On all routers you specify the IP address of a server inside your LAN to put it in the DMZ. This means you either have to configure the server with a fixed IP address, or use a feature in the router’s DHCP server to reserve a specific dynamically assigned IP address for a particular server using its MAC. Essentially you use DHCP to make a dynamically assigned static IP address. Since the AT&T Microcell doesn’t allow you to configure it (with a fixed IP address or in any other way) I configured the SYSWAN’s DHCP server to assign a specific address to the Microcell’s MAC address. However, when I tried to place the Microcell into the DMZ the SYSWAN complained about the use of the DHCP-assigned IP address. Damn, it will only put a server with a true static IP address into the DMZ.
Before I finish the SYSWAN story I should mention that a few days before trying the DMZ option I’d sent SYSWAN Support an email describing my problem and asking how to configure the SW24 so my AT&T Microcell would work. I never got a response. So now I’ve put several hours into trying to solve the problem and have exhausted my options. The SYSWAN is so unknown that the typical BING it and someone else will have posted instructions didn’t work (and yes, I tried Google as well). All that was left was the prospect of a phone call to SYSWAN support. I picked up the phone and dialed. And discovered that their support line closes at 5PM Mountain time (which yes, if you are on the west coast means 4PM). Of course it was only 4:50, so despite their limited hours I should have squeaked through. But I guess they went home early that day.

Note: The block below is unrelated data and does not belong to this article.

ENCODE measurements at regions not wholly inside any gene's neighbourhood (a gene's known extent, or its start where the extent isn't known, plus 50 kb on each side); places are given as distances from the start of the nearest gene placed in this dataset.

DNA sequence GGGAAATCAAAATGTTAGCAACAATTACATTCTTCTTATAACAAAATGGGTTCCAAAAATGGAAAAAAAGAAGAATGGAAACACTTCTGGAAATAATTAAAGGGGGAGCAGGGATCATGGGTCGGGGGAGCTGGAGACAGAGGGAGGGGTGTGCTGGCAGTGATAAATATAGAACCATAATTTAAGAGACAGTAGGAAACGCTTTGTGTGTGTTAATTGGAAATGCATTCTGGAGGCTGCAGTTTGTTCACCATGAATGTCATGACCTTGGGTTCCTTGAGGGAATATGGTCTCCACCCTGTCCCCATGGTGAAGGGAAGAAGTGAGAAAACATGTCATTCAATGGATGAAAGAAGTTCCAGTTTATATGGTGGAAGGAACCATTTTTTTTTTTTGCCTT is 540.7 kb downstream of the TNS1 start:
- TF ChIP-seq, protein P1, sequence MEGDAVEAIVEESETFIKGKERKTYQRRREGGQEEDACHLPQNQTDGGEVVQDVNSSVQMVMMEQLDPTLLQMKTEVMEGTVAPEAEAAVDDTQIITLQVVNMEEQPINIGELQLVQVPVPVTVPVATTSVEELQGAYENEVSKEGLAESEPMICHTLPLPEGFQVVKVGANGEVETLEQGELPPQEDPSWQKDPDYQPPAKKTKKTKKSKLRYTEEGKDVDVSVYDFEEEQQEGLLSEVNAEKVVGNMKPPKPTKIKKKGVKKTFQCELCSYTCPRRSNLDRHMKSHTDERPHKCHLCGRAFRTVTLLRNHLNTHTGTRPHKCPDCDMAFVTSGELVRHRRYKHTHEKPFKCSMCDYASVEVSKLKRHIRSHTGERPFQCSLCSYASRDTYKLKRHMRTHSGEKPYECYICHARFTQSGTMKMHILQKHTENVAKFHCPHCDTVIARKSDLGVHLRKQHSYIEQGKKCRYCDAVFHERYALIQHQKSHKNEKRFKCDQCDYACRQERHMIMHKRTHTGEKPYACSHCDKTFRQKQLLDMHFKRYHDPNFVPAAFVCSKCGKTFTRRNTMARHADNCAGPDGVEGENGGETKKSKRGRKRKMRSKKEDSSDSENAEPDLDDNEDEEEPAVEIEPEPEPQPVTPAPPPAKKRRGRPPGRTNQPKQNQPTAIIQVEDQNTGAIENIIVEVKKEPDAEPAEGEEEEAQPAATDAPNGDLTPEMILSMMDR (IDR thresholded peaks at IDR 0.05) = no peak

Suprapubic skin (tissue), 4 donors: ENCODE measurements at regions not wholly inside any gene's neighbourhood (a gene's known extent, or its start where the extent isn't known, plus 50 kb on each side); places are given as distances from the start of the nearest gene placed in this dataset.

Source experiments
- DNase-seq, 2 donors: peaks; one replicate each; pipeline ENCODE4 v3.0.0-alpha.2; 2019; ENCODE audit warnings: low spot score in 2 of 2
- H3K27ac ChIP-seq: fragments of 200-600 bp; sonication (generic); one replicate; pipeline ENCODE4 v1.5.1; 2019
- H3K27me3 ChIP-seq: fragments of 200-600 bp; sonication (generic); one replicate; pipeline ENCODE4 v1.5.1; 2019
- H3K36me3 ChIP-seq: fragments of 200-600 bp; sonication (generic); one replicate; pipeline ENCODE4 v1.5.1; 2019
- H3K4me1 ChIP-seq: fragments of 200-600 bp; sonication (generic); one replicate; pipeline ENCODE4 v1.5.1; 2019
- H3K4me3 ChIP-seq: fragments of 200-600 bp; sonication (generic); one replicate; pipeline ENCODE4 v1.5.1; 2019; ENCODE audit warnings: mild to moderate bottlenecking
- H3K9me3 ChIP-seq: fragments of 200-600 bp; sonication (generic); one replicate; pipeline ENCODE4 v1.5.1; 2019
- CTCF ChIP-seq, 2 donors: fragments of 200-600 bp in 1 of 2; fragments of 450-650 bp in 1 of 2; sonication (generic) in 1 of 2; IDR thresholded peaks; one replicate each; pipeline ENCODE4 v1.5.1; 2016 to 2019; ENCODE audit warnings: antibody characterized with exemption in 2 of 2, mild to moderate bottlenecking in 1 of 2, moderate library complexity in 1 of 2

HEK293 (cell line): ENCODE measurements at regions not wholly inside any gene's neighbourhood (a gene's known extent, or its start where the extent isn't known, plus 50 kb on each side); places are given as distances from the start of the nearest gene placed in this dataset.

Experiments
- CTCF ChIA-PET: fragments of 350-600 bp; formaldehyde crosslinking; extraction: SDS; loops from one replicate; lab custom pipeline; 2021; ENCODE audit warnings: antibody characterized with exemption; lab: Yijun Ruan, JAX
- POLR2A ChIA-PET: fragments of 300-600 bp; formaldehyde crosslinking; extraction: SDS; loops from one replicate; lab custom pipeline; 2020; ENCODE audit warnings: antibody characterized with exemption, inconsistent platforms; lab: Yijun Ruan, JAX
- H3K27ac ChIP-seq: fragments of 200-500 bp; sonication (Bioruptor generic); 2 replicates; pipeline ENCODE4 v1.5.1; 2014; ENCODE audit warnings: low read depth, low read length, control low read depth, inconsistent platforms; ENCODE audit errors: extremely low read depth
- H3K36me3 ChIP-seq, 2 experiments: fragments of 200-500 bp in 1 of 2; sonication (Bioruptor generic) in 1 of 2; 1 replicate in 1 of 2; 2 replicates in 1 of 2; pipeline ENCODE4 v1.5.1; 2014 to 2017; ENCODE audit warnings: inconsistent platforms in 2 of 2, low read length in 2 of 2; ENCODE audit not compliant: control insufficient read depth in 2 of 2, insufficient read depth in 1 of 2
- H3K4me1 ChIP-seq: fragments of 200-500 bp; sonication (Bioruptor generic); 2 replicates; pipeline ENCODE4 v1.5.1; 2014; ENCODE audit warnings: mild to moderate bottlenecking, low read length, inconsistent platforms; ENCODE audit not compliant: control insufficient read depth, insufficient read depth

Faced with waiting for the next day, and then likely spending an hour or more only to be defeated by the clash between the SYSWAN and the Microcell’s lack of configurability, I went to Amazon and ordered a Cisco RV042 with 1-day shipping. It arrived, I swapped out the SYSWAN, spent about 2 minutes on configuration, and tested that failover between the Internet links worked. I then plugged back in the AT&T Microcell and waited. A few minues later it was up and running with no special configuration on the RV042.
I’m sure the SYSWAN SW24 is a great small business router if you have some special needs that it supports and are willing to pay a networking expert to setup, tweak, and tune it to perfection. If I were actually trying to review the two for small business use I’d do a capability comparison and try to identify the situations where the SW24 excels. But that wasn’t my intent. Certainly for consumer or SOHO use, the Cisco RV042 makes a lot more sense. It’s too bad I didn’t start out with it.